Millennials, those born between 1981 and 1996, are dynamic, with a wealth of potential to contribute to the transition, sustainability and growth of an organisation, towards its desired future. The 2014 Deloitte Millennial Survey reported that by 2025, Millennials will make up 75% of the global workforce, overtaking the Baby Boomers and Generation Xers. Employers across the world have been challenged to explore methods to keep Millennials engaged.
It is a known fact that this generation is easily distracted, if they are not strategically engaged. Millennials are a social generation. Collaborating and devising are some of their core characteristics. They value choice and prefer switching between different approaches and appliances in the execution of their assignments. In order to fully benefit from the potential that this generation has, and to assist the organisation in adapting to its business environment at a faster pace, employers must be flexible in responding to this trend. The employer should view this as leveraging Millennials, rather than changing their approach to adapt to the generation.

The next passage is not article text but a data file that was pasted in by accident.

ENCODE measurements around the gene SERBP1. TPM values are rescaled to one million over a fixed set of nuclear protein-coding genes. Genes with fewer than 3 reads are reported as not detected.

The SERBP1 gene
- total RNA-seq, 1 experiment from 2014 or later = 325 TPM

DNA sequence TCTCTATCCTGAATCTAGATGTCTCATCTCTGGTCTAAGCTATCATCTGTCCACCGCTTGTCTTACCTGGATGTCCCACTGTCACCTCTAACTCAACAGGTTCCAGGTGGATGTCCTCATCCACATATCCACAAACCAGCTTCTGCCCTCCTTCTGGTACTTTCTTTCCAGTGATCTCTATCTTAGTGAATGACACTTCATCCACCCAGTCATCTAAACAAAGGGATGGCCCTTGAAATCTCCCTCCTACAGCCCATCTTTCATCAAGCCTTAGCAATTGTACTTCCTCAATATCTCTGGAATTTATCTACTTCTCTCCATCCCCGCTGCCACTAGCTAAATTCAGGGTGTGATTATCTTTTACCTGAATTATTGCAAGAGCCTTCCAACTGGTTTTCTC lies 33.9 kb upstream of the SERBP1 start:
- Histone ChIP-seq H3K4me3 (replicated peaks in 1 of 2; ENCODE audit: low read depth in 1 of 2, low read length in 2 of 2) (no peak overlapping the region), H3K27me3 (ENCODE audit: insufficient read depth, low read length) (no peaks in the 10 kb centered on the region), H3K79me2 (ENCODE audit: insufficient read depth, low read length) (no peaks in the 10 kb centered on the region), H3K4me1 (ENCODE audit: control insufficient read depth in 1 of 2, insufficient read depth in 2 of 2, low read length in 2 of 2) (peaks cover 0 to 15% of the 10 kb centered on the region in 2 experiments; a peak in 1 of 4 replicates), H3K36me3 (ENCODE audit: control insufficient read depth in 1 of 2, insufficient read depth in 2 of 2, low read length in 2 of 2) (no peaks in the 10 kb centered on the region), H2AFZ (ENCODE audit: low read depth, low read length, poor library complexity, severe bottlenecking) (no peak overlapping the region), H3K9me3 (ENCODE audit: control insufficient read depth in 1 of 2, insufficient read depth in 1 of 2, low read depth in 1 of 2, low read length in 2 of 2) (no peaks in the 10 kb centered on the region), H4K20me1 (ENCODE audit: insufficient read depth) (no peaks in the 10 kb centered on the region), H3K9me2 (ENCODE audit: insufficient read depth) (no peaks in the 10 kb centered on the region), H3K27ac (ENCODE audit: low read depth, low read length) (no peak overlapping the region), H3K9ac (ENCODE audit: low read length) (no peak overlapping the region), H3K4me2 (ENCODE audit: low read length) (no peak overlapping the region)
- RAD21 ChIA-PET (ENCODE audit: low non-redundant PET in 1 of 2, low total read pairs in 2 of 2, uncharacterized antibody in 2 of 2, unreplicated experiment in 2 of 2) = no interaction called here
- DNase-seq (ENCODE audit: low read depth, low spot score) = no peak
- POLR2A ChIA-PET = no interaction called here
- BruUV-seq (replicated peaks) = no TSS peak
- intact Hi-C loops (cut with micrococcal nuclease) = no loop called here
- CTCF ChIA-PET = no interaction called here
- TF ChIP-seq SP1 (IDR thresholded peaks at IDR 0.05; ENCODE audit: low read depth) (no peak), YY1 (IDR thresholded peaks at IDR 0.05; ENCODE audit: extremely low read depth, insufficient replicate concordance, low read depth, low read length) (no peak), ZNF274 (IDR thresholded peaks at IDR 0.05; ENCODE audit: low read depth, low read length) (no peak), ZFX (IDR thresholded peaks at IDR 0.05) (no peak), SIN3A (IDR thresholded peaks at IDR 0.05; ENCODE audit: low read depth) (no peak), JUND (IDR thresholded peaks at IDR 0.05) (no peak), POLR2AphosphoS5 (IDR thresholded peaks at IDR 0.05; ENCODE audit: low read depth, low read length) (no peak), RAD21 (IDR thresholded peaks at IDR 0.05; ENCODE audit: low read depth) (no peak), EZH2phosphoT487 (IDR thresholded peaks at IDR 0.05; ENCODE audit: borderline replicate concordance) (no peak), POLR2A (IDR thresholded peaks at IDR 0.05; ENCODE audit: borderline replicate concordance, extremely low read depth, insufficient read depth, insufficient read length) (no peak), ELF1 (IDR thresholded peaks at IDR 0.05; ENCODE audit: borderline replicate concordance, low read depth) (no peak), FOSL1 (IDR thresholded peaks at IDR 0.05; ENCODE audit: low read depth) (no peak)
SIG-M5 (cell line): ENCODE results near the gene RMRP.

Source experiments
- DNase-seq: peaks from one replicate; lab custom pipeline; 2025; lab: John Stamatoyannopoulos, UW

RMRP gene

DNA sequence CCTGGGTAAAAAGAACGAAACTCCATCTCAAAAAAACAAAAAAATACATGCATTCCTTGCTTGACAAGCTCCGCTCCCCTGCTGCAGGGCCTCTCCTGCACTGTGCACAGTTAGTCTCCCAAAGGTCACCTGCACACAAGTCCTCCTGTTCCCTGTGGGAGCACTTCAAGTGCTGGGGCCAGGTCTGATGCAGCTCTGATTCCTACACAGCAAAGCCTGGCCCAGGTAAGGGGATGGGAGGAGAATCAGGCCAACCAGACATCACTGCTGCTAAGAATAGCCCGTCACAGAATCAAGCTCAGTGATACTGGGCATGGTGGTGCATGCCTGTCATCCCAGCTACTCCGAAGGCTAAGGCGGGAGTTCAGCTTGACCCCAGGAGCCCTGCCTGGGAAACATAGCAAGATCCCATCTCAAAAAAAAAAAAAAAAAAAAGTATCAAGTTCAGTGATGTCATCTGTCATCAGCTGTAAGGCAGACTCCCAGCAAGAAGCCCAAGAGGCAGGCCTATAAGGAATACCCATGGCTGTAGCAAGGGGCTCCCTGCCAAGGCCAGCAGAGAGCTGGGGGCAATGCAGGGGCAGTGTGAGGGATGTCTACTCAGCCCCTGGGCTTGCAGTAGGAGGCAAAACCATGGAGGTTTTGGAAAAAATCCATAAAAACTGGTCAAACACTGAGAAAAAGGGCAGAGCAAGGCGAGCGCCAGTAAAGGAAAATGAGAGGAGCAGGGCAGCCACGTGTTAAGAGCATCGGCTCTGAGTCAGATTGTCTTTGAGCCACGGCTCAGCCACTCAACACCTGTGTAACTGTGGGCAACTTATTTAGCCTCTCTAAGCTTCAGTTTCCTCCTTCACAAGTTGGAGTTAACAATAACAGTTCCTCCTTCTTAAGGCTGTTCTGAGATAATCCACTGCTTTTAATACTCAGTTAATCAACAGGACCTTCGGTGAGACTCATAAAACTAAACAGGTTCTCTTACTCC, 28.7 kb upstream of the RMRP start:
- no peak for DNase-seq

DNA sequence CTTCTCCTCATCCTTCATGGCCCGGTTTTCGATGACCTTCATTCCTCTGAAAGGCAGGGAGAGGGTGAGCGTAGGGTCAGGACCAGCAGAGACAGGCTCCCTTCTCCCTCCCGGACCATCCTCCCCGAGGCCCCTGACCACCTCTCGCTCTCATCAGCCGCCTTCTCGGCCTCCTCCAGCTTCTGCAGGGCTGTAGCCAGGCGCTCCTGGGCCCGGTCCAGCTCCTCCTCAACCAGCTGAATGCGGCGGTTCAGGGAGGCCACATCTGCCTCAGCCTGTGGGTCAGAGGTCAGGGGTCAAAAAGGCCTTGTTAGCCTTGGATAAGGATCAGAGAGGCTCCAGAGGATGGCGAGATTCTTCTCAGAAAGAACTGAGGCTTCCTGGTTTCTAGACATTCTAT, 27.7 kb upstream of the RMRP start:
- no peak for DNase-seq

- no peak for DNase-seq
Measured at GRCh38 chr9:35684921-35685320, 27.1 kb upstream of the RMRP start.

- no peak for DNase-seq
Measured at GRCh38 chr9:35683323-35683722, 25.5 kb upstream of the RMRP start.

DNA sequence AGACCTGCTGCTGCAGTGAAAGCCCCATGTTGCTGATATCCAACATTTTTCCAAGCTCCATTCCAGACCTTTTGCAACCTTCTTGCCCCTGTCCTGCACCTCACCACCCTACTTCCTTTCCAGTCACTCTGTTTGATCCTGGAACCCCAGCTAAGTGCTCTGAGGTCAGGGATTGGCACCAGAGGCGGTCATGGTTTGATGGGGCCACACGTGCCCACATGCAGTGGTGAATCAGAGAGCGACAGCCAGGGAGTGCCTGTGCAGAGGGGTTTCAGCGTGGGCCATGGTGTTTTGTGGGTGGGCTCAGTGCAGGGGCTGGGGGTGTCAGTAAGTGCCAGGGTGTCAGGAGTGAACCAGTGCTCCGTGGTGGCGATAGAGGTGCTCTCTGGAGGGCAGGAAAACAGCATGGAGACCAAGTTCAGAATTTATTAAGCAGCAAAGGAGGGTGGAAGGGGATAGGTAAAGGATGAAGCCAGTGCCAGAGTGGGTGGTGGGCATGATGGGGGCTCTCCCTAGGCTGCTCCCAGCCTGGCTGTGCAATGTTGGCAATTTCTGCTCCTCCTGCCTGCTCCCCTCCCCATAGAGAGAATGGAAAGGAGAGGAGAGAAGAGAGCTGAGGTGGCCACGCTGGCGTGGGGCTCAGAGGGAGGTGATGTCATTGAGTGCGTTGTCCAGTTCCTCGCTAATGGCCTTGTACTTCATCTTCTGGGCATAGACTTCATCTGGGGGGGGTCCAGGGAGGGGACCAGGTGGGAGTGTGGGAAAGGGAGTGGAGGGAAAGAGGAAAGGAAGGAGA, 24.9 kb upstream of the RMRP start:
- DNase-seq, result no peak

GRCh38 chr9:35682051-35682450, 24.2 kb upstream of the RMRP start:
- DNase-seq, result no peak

Leveraging Millennials is a master key to unlocking the opportunity to transform the organisation into a learning organisation. This is not a new concept in the business world. A learning organisation is an environment “where people continually expand their capacity to create the results they truly desire, where new and expansive patterns of thinking are nurtured, where collective aspiration is set free, and where people are continually learning to see the whole (reality) together.” (Senge 1992). A learning orgranisation facilitates a high performance culture that keeps Millennials engaged in a healthy competitive environment. Organisations must be driven to learn. This way they are better prepared to cope with the escalating internal and external forces of change. This offers a competitive advantage which can be founded on different strategies. One way of gaining a competitive advantage is embracing skills diversity, by the influx and retention of novel experience and knowledge, which keeps the organisation dynamic and engaging for the Millennials. Other important factors that Millennials consider when choosing an employer are personal and career growth. To support their desire for growth, employers must be open to mentoring and coaching them with clear and frequent feedback. Millennials want their achievements to be pointed out, and when they perform poorly, they want that to be pointed out as well, along with advice on how they can improve. They should be allowed to create and run their own committees and teams to harness their sense of purpose. Millennials want to contribute to an organisation that values their strengths, but also recognizes their need for continued development. This generation of workforce are curious, they learn quickly. People who learn quickly, are open to the new and unfamiliar, and can find learning in all types of experiences. This in itself is a character of leadership excellence, because great leaders understand that leadership and learning are requisites to each other. As Doug Conant, CEO of Campbell’s Soup once said, “to win in the marketplace, an organisation must first win in the workplace”. Employers, leverage your Millennials, they need a learning organisation.